A recent DelawareOnline article details the State’s attempt to expand the Delaware DUI laws to include driving off-highway vehicles while under the influence.

Off-highway vehicles are things like off-road four wheel motorcycles or “four-wheelers”, lawn mowers and hovercraft. Maybe even a Zamboni machine would qualify (we do have several ice rinks in Delaware).


The Delaware DUI statute, 21 Del.C. Section 4177 makes it illegal to drive “a vehicle” while under the influence. Title 21 Del.C. Section 4177(c)(4) defines “Vehicle” to include off-highway vehicles.

But cases interpreting the statute actually bar its application to off-highway vehicles. The problem is that there is another statute, 21 Del.C. Section 6816, which also makes it illegal to operate an off-highway vehicle under the influence. 6816 does not have the strong penalties that are found in 21 Del.C. Section 2118. In fact, the penalties are weak. But the Courts have to follow the weaker law. The following paragraph from the Court of Common Pleas opinion in State v. Larry Cole explains:

§6816 provides a DUI offense specific to those who are operating an OHV.  It states that “[a] person shall not operate an OHV while under the influence of intoxicating liquor or controlled substances as defined in §4177 of this title.”  21 Del. C. §6816.  Furthermore, the chapter of Title 21 containing this section includes another section that provides that “[s]hould any provision of this chapter conflict with other statutes, the provisions or requirements of this chapter shall apply.”  21 Del. C. §6833. The main difference between §4177 and §6816, and the reason for the dispute on the State’s appeal, is the penalty for their violation.  While a person convicted of violating §4177 faces a fine, the mandatory loss of their driver’s license and jail time, which is mandatory for second and subsequent offenses, a person violating §6816 only faces a fine and the possible impoundment of their OHV for a period of thirty days.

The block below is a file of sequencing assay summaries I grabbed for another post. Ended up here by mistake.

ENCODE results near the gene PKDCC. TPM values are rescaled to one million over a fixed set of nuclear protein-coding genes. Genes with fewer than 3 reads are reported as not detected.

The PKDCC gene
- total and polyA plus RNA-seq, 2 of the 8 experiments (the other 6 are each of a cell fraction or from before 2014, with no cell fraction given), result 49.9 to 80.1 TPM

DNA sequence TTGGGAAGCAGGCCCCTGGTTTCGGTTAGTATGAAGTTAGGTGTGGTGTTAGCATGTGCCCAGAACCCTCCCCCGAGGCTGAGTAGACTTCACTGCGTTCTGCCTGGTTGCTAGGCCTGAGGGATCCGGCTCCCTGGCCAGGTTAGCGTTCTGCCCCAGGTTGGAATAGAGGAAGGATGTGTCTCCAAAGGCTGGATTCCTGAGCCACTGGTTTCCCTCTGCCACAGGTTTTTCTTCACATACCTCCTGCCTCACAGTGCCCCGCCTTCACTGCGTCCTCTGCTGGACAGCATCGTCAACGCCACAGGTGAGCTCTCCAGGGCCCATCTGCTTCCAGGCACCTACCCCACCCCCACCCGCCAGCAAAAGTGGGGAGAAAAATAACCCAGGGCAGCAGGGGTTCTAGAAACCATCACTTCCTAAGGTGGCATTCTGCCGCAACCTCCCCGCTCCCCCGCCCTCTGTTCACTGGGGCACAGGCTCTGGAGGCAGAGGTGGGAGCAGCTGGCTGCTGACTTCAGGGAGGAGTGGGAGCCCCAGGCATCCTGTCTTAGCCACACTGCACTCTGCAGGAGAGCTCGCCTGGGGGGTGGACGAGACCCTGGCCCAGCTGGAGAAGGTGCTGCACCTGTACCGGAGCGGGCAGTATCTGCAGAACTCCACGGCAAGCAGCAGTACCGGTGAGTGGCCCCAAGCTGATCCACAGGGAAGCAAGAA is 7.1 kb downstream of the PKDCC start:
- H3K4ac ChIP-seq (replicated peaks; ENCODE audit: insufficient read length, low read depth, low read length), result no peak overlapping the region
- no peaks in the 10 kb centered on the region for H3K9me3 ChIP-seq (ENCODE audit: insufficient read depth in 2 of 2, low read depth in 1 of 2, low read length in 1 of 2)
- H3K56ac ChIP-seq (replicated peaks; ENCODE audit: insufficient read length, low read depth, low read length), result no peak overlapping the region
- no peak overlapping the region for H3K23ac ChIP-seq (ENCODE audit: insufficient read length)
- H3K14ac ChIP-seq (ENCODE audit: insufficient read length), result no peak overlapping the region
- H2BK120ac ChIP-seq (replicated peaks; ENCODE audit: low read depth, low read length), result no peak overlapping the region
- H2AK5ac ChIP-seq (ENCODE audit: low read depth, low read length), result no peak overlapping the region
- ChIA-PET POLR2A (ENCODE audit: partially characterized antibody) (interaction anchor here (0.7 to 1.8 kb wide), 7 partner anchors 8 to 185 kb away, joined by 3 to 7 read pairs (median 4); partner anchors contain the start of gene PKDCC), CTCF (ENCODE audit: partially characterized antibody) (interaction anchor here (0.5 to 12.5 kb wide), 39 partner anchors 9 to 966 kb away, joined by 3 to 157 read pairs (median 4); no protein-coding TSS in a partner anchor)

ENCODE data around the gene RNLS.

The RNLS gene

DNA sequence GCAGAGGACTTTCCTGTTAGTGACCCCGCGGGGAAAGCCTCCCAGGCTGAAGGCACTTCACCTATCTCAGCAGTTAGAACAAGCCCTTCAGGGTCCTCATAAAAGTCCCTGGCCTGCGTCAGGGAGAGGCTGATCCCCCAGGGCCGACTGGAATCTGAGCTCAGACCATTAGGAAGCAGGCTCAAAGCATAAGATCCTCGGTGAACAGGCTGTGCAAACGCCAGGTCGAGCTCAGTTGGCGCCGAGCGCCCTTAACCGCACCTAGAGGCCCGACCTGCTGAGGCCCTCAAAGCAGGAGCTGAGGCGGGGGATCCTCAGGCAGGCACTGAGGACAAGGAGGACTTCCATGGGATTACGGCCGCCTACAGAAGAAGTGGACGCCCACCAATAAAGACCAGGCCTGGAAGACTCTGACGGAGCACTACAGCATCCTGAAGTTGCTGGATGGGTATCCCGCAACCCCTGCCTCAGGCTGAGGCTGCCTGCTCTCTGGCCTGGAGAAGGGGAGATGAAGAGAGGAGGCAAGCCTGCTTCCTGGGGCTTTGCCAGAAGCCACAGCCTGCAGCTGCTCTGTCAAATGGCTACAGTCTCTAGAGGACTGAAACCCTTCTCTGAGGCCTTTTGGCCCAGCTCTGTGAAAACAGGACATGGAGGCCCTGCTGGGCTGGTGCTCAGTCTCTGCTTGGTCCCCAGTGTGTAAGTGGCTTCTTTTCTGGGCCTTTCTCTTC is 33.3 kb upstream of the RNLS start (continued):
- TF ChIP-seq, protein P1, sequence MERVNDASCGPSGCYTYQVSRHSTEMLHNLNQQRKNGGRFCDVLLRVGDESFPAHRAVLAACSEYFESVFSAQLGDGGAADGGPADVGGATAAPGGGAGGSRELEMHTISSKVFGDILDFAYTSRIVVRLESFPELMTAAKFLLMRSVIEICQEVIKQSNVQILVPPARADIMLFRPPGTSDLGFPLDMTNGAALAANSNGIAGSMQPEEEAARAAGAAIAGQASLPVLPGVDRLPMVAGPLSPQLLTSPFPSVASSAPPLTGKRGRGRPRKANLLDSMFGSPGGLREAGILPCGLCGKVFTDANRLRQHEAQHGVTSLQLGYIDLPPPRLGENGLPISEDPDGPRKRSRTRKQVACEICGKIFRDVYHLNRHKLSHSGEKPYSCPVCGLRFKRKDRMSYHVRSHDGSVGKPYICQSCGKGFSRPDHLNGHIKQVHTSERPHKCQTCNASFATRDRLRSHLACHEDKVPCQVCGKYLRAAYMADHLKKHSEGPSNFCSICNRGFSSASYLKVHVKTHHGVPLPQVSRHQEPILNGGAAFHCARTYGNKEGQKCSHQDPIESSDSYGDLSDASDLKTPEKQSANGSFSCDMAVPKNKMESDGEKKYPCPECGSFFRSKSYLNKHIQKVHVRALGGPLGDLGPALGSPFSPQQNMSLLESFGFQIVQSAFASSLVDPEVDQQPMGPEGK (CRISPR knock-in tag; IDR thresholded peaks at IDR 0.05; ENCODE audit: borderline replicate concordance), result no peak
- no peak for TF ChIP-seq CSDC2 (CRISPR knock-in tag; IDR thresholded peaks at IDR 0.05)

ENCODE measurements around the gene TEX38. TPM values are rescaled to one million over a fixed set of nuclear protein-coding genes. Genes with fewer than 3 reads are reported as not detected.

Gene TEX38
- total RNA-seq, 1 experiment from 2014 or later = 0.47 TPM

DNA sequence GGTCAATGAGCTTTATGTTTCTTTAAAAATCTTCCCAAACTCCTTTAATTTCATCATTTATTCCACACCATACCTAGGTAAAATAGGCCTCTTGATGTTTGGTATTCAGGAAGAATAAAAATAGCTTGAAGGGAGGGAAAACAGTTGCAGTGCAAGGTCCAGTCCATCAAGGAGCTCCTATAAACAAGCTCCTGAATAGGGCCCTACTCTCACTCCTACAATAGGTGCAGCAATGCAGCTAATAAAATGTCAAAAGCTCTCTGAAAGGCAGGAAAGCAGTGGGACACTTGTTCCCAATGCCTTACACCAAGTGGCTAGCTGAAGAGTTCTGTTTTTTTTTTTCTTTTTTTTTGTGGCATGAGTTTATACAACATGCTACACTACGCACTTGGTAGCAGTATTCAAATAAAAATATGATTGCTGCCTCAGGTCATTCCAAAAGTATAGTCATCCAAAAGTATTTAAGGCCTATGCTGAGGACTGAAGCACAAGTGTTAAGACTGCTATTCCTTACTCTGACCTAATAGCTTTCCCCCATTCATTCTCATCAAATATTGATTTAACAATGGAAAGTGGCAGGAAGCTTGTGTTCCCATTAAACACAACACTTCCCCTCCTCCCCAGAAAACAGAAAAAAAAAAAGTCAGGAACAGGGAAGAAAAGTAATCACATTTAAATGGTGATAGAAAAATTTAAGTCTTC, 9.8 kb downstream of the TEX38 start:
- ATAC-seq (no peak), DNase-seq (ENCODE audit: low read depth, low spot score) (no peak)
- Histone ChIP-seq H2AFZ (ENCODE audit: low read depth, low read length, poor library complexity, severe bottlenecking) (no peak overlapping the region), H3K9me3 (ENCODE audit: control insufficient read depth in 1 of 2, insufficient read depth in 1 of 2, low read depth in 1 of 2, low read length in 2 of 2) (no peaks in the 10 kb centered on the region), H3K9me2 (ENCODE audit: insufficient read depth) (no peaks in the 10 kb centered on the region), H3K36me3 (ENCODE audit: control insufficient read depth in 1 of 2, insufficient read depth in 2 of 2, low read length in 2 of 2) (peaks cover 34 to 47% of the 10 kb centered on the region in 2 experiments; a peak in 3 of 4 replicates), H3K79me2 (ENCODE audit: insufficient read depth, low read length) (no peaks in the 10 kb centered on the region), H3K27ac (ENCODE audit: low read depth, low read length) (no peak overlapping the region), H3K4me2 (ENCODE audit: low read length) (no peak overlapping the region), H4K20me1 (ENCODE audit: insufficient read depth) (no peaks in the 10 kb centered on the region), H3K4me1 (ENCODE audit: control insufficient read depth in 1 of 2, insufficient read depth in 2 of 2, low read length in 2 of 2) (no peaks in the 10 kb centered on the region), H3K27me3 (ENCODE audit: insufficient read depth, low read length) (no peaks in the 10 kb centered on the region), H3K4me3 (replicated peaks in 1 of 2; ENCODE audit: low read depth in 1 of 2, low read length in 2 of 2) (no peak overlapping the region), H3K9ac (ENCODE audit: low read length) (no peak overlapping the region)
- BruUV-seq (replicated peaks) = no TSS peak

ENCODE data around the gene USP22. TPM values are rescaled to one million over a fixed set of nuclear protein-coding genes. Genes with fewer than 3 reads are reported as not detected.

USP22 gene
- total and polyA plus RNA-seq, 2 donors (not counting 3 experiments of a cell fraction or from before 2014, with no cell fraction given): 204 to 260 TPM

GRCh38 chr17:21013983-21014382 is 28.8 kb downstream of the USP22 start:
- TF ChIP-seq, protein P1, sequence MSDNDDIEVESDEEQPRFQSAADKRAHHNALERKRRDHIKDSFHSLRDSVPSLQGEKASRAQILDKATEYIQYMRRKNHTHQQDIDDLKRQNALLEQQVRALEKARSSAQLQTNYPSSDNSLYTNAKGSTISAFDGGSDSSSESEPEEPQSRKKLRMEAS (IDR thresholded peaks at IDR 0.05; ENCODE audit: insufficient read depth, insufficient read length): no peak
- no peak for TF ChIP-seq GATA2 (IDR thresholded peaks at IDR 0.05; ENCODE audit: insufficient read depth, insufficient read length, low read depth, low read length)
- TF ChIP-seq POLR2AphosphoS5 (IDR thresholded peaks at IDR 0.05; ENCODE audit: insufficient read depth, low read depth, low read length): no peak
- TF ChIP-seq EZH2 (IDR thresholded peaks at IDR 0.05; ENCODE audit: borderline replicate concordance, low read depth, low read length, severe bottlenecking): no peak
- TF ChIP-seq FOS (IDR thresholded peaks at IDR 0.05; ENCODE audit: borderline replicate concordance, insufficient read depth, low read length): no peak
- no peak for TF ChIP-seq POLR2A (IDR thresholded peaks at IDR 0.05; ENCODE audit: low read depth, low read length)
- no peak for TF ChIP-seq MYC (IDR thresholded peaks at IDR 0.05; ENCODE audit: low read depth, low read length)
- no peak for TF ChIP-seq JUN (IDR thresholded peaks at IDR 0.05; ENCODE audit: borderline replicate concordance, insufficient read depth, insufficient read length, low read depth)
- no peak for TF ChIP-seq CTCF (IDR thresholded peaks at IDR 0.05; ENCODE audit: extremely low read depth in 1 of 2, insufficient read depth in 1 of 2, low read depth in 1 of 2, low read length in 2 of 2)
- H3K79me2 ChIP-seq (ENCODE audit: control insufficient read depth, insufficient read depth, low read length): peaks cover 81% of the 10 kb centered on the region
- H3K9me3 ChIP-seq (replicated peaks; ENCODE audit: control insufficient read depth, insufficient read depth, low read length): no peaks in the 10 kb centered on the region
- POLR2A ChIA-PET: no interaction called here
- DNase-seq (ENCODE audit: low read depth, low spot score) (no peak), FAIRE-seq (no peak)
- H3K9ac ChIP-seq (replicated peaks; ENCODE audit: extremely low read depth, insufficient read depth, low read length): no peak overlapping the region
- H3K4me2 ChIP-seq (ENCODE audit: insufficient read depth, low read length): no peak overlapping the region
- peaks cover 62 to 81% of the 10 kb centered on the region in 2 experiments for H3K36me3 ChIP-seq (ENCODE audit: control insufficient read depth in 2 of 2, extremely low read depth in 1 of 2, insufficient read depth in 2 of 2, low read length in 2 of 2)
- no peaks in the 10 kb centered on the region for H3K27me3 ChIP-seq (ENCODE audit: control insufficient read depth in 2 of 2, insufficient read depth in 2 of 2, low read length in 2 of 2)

The Delaware legislature plans to modify the laws so that the prosecutors and police are free to charge people with DUI who are operating off-highway vehicles on the roads while allegedly under the influence of alcohol. To see a copy of the proposed legislation, House Bill 259, click here.

The question I have is, do we really need more DUI laws?  Is this change in legislation really designed to solve a serious problem that society faces, or is it just one more law that will rarely be applied? I mean, honestly, how often does the State of Delaware miss an opportunity to prosecute someone for driving their lawnmower drunk? Aren’t the police busy enough already that they don’t need to go out looking for folks on off-highway vehicles to prosecute?


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